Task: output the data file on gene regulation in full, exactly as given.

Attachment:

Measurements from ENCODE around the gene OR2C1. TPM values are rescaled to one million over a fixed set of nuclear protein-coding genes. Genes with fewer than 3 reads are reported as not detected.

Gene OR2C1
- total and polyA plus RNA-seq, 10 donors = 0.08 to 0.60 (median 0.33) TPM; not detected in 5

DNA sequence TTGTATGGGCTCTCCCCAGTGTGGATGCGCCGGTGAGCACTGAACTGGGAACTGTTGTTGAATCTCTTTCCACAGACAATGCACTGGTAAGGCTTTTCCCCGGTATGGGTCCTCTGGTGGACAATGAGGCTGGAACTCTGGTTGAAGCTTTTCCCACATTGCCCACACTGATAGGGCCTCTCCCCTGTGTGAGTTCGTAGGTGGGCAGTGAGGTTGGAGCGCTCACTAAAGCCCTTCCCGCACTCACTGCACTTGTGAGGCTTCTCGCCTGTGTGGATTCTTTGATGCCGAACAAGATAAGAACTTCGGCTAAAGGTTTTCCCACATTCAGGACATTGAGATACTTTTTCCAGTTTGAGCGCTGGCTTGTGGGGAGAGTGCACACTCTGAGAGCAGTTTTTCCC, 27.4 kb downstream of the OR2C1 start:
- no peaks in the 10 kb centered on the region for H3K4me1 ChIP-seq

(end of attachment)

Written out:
Measurements from ENCODE around the gene OR2C1. TPM values are rescaled to one million over a fixed set of nuclear protein-coding genes. Genes with fewer than 3 reads are reported as not detected.

Gene OR2C1
- total and polyA plus RNA-seq, 10 donors = 0.08 to 0.60 (median 0.33) TPM; not detected in 5

DNA sequence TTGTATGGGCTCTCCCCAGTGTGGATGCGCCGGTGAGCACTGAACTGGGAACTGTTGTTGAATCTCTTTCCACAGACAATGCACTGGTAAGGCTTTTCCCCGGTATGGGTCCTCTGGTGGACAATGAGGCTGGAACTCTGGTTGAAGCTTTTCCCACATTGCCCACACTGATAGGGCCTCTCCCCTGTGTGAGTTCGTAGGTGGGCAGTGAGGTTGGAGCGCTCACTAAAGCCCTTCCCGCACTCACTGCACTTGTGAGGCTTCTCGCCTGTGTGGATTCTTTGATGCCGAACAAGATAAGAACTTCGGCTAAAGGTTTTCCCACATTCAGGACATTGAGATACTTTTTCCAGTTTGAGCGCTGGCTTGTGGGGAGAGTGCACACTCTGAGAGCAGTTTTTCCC, 27.4 kb downstream of the OR2C1 start:
- no peaks in the 10 kb centered on the region for H3K4me1 ChIP-seq